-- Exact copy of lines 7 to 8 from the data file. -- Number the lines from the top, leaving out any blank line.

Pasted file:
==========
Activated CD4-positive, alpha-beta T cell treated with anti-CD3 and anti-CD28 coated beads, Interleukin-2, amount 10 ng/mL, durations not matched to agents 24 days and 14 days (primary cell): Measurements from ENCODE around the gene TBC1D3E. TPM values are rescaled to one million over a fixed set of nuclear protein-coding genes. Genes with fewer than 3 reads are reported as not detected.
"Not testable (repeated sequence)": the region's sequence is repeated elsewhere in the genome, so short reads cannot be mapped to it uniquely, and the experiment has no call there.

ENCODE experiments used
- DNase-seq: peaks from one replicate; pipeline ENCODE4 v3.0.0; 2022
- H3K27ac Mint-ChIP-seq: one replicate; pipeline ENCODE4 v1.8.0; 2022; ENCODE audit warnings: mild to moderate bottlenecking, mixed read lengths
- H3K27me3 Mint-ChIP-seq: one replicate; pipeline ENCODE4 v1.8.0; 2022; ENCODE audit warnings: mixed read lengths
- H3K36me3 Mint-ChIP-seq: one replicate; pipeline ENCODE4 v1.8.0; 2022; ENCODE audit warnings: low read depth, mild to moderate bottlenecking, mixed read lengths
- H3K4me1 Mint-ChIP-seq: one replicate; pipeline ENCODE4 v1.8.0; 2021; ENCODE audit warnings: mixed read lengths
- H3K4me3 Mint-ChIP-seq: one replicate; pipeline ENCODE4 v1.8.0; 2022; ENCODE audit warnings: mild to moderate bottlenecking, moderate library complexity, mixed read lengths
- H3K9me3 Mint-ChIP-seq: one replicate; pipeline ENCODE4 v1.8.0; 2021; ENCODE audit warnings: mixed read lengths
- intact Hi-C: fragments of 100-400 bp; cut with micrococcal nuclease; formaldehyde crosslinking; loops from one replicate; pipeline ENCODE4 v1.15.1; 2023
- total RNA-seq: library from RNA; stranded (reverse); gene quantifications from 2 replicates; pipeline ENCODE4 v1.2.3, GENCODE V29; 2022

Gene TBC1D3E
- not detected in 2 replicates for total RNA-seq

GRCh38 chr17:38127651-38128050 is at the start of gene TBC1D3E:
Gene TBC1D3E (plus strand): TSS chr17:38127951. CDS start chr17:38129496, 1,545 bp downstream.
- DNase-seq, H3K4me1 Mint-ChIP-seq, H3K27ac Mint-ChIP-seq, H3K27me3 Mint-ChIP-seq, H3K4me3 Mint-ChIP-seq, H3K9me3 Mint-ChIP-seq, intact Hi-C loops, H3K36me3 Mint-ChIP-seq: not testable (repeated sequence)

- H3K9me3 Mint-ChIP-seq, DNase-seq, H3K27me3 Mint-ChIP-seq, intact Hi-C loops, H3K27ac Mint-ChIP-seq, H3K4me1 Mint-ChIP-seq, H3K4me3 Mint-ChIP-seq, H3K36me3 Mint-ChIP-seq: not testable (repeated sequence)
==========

- H3K36me3 Mint-ChIP-seq: one replicate; pipeline ENCODE4 v1.8.0; 2022; ENCODE audit warnings: low read depth, mild to moderate bottlenecking, mixed read lengths
- H3K4me1 Mint-ChIP-seq: one replicate; pipeline ENCODE4 v1.8.0; 2021; ENCODE audit warnings: mixed read lengths